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Nature, Volume 496, Issue 7445, pp. 329-333 (2013).
Massive present-day early-type (elliptical and lenticular) galaxies
probably gained the bulk of their stellar mass and heavy elements
through intense, dust-enshrouded starbursts--that is, increased rates of
star formation--in the most massive dark-matter haloes at early epochs.
However, it remains unknown how soon after the Big Bang massive
starburst progenitors exist. The measured redshift (z) distribution of
dusty, massive starbursts has long been suspected to be biased low in z
owing to selection effects, as confirmed by recent findings of systems
with redshifts as high as ~5 (refs 2-4). Here we report the
identification of a massive starburst galaxy at z = 6.34 through a
submillimetre colour-selection technique. We unambiguously determined
the redshift from a suite of molecular and atomic fine-structure cooling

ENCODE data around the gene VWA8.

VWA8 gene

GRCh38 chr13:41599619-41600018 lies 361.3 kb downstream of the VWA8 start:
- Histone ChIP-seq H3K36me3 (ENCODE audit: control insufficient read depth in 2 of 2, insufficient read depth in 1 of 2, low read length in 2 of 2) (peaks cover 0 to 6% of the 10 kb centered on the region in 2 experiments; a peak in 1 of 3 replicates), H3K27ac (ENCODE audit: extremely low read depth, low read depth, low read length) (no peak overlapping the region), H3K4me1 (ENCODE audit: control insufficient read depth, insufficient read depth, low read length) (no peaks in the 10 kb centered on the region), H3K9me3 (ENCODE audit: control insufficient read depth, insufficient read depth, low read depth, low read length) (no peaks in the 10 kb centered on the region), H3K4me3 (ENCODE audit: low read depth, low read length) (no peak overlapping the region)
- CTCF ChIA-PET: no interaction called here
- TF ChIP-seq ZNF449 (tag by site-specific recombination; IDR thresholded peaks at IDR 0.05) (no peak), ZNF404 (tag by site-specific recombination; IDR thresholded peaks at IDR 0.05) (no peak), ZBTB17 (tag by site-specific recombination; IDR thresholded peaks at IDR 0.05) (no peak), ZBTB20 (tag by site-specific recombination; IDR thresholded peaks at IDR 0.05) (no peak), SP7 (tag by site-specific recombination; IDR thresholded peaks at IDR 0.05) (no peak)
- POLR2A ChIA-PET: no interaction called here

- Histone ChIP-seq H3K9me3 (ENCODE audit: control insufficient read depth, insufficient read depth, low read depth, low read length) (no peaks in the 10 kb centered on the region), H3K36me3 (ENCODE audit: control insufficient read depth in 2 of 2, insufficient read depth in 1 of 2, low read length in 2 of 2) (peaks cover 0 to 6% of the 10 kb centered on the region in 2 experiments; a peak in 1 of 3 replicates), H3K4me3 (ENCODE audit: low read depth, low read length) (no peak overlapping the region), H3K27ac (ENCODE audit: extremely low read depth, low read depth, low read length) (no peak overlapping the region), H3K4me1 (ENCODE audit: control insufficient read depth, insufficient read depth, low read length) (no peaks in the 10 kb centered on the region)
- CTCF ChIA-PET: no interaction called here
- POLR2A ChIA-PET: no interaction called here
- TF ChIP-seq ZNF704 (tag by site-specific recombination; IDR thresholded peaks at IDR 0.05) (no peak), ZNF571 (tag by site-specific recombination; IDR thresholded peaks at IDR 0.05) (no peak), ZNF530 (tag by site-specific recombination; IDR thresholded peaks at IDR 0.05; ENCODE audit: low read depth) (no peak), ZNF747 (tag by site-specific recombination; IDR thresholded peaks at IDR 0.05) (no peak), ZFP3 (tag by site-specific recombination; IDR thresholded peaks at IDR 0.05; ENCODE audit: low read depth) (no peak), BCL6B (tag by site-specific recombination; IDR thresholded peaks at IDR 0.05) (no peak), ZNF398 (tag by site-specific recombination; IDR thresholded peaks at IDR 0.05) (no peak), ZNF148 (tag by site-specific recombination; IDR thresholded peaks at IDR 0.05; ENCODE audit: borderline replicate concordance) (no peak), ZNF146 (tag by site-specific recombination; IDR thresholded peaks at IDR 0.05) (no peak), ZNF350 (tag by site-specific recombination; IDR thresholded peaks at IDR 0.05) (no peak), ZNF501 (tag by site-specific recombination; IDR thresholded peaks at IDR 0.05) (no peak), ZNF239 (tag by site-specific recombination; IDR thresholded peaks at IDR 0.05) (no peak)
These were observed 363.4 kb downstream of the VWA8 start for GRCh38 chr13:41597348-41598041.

lines. These measurements reveal a hundred billion solar masses of
highly excited, chemically evolved interstellar medium in this galaxy,
which constitutes at least 40 per cent of the baryonic mass. A `maximum
starburst' converts the gas into stars at a rate more than 2,000 times
that of the Milky Way, a rate among the highest observed at any epoch.
Despite the overall downturn in cosmic star formation towards the
highest redshifts, it seems that environments mature enough to form the
most massive, intense starbursts existed at least as early as 880
million years after the Big Bang.
Formation and Evolution of Galaxies: Observations in Infrared and other Wavelengths
This IAC research group carries out several extragalactic projects in different spectral ranges, using space as well as ground-based telescopes, to study the cosmological evolution of galaxies and the origin of nuclear activity in active galaxies. The group is a member of the international consortium which built the SPIRE instrument for the